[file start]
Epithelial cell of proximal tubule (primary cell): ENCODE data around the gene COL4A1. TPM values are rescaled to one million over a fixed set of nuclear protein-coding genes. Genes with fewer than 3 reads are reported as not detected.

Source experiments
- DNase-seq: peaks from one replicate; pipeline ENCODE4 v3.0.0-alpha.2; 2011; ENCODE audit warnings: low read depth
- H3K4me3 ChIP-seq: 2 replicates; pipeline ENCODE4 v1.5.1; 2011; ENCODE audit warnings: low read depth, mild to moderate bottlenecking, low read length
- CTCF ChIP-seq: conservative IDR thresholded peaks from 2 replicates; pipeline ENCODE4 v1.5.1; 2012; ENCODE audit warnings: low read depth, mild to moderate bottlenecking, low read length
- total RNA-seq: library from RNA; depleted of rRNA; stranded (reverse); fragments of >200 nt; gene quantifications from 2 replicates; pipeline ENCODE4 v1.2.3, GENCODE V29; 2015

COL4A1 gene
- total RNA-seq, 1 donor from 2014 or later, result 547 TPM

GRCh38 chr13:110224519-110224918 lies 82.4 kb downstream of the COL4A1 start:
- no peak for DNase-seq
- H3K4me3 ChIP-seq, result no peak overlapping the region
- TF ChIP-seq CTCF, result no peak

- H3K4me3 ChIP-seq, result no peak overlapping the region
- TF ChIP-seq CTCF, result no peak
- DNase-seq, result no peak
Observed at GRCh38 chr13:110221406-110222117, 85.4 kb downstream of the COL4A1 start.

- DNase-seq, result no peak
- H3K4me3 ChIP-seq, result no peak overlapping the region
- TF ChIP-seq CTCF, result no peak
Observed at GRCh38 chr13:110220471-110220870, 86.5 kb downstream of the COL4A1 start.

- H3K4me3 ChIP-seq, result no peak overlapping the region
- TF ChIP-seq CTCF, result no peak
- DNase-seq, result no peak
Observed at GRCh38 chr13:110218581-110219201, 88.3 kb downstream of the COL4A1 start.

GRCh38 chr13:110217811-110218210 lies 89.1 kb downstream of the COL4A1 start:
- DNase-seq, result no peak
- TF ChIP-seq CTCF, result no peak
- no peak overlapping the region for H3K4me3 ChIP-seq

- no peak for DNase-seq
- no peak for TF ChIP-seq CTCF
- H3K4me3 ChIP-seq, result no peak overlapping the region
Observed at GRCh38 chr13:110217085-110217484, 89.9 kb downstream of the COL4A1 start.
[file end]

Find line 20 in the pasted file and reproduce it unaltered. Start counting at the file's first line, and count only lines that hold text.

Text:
Observed at GRCh38 chr13:110220471-110220870, 86.5 kb downstream of the COL4A1 start.